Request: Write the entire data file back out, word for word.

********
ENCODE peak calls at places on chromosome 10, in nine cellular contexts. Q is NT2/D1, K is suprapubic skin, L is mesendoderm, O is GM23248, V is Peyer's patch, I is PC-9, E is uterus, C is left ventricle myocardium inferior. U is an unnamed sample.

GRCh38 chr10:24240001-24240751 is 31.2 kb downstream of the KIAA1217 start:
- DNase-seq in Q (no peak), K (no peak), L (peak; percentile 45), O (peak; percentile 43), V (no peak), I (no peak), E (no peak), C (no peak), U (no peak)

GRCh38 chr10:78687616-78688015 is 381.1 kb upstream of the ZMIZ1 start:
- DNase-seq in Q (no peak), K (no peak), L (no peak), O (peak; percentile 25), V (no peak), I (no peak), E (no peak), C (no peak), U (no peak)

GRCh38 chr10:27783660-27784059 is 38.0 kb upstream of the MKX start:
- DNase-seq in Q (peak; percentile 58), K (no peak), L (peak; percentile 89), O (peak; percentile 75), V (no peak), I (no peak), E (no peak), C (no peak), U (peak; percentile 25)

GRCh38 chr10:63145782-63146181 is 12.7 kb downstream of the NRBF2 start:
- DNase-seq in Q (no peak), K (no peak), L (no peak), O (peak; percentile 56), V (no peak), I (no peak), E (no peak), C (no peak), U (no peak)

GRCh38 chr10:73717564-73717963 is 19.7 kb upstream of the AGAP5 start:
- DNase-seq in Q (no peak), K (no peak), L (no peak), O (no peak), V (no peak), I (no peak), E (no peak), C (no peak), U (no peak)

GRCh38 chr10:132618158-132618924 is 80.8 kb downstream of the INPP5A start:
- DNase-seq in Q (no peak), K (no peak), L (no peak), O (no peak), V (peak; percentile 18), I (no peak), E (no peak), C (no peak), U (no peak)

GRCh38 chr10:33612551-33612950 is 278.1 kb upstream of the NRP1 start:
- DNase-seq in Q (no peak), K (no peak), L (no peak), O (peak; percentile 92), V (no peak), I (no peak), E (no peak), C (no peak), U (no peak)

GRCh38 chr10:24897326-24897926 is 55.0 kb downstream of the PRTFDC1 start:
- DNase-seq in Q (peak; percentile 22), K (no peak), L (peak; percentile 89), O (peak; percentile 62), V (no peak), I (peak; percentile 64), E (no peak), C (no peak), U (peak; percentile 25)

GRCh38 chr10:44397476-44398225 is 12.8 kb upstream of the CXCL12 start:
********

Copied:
ENCODE peak calls at places on chromosome 10, in nine cellular contexts. Q is NT2/D1, K is suprapubic skin, L is mesendoderm, O is GM23248, V is Peyer's patch, I is PC-9, E is uterus, C is left ventricle myocardium inferior. U is an unnamed sample.

GRCh38 chr10:24240001-24240751 is 31.2 kb downstream of the KIAA1217 start:
- DNase-seq in Q (no peak), K (no peak), L (peak; percentile 45), O (peak; percentile 43), V (no peak), I (no peak), E (no peak), C (no peak), U (no peak)

GRCh38 chr10:78687616-78688015 is 381.1 kb upstream of the ZMIZ1 start:
- DNase-seq in Q (no peak), K (no peak), L (no peak), O (peak; percentile 25), V (no peak), I (no peak), E (no peak), C (no peak), U (no peak)

GRCh38 chr10:27783660-27784059 is 38.0 kb upstream of the MKX start:
- DNase-seq in Q (peak; percentile 58), K (no peak), L (peak; percentile 89), O (peak; percentile 75), V (no peak), I (no peak), E (no peak), C (no peak), U (peak; percentile 25)

GRCh38 chr10:63145782-63146181 is 12.7 kb downstream of the NRBF2 start:
- DNase-seq in Q (no peak), K (no peak), L (no peak), O (peak; percentile 56), V (no peak), I (no peak), E (no peak), C (no peak), U (no peak)

GRCh38 chr10:73717564-73717963 is 19.7 kb upstream of the AGAP5 start:
- DNase-seq in Q (no peak), K (no peak), L (no peak), O (no peak), V (no peak), I (no peak), E (no peak), C (no peak), U (no peak)

GRCh38 chr10:132618158-132618924 is 80.8 kb downstream of the INPP5A start:
- DNase-seq in Q (no peak), K (no peak), L (no peak), O (no peak), V (peak; percentile 18), I (no peak), E (no peak), C (no peak), U (no peak)

GRCh38 chr10:33612551-33612950 is 278.1 kb upstream of the NRP1 start:
- DNase-seq in Q (no peak), K (no peak), L (no peak), O (peak; percentile 92), V (no peak), I (no peak), E (no peak), C (no peak), U (no peak)

GRCh38 chr10:24897326-24897926 is 55.0 kb downstream of the PRTFDC1 start:
- DNase-seq in Q (peak; percentile 22), K (no peak), L (peak; percentile 89), O (peak; percentile 62), V (no peak), I (peak; percentile 64), E (no peak), C (no peak), U (peak; percentile 25)

GRCh38 chr10:44397476-44398225 is 12.8 kb upstream of the CXCL12 start: